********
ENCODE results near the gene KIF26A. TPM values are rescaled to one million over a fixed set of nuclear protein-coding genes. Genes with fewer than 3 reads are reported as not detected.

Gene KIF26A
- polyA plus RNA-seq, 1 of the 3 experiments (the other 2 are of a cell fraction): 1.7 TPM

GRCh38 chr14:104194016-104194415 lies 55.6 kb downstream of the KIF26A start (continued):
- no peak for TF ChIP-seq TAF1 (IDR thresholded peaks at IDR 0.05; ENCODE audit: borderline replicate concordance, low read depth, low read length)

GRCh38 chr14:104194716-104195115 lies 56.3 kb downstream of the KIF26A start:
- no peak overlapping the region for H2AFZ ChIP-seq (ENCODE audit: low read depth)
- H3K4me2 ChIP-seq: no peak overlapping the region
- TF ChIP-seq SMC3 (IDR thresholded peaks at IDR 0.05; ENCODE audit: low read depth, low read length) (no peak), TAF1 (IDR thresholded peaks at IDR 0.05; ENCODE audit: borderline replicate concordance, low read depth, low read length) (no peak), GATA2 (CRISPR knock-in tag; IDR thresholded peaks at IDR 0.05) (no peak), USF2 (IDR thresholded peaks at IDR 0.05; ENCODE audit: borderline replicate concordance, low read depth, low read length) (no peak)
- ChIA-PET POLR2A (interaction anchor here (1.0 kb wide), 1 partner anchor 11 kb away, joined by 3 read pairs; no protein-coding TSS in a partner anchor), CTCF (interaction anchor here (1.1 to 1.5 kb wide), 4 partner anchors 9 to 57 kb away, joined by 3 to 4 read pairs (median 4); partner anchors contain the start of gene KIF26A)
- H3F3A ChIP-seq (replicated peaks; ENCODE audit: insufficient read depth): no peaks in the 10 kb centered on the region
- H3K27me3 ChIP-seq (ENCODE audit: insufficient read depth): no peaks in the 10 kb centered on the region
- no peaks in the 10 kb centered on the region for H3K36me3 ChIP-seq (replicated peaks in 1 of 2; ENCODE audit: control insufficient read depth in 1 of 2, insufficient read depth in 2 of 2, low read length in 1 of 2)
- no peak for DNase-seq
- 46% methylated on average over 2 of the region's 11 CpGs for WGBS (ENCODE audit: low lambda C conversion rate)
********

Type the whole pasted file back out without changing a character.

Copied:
ENCODE results near the gene KIF26A. TPM values are rescaled to one million over a fixed set of nuclear protein-coding genes. Genes with fewer than 3 reads are reported as not detected.

Gene KIF26A
- polyA plus RNA-seq, 1 of the 3 experiments (the other 2 are of a cell fraction): 1.7 TPM

GRCh38 chr14:104194016-104194415 lies 55.6 kb downstream of the KIF26A start (continued):
- no peak for TF ChIP-seq TAF1 (IDR thresholded peaks at IDR 0.05; ENCODE audit: borderline replicate concordance, low read depth, low read length)

GRCh38 chr14:104194716-104195115 lies 56.3 kb downstream of the KIF26A start:
- no peak overlapping the region for H2AFZ ChIP-seq (ENCODE audit: low read depth)
- H3K4me2 ChIP-seq: no peak overlapping the region
- TF ChIP-seq SMC3 (IDR thresholded peaks at IDR 0.05; ENCODE audit: low read depth, low read length) (no peak), TAF1 (IDR thresholded peaks at IDR 0.05; ENCODE audit: borderline replicate concordance, low read depth, low read length) (no peak), GATA2 (CRISPR knock-in tag; IDR thresholded peaks at IDR 0.05) (no peak), USF2 (IDR thresholded peaks at IDR 0.05; ENCODE audit: borderline replicate concordance, low read depth, low read length) (no peak)
- ChIA-PET POLR2A (interaction anchor here (1.0 kb wide), 1 partner anchor 11 kb away, joined by 3 read pairs; no protein-coding TSS in a partner anchor), CTCF (interaction anchor here (1.1 to 1.5 kb wide), 4 partner anchors 9 to 57 kb away, joined by 3 to 4 read pairs (median 4); partner anchors contain the start of gene KIF26A)
- H3F3A ChIP-seq (replicated peaks; ENCODE audit: insufficient read depth): no peaks in the 10 kb centered on the region
- H3K27me3 ChIP-seq (ENCODE audit: insufficient read depth): no peaks in the 10 kb centered on the region
- no peaks in the 10 kb centered on the region for H3K36me3 ChIP-seq (replicated peaks in 1 of 2; ENCODE audit: control insufficient read depth in 1 of 2, insufficient read depth in 2 of 2, low read length in 1 of 2)
- no peak for DNase-seq
- 46% methylated on average over 2 of the region's 11 CpGs for WGBS (ENCODE audit: low lambda C conversion rate)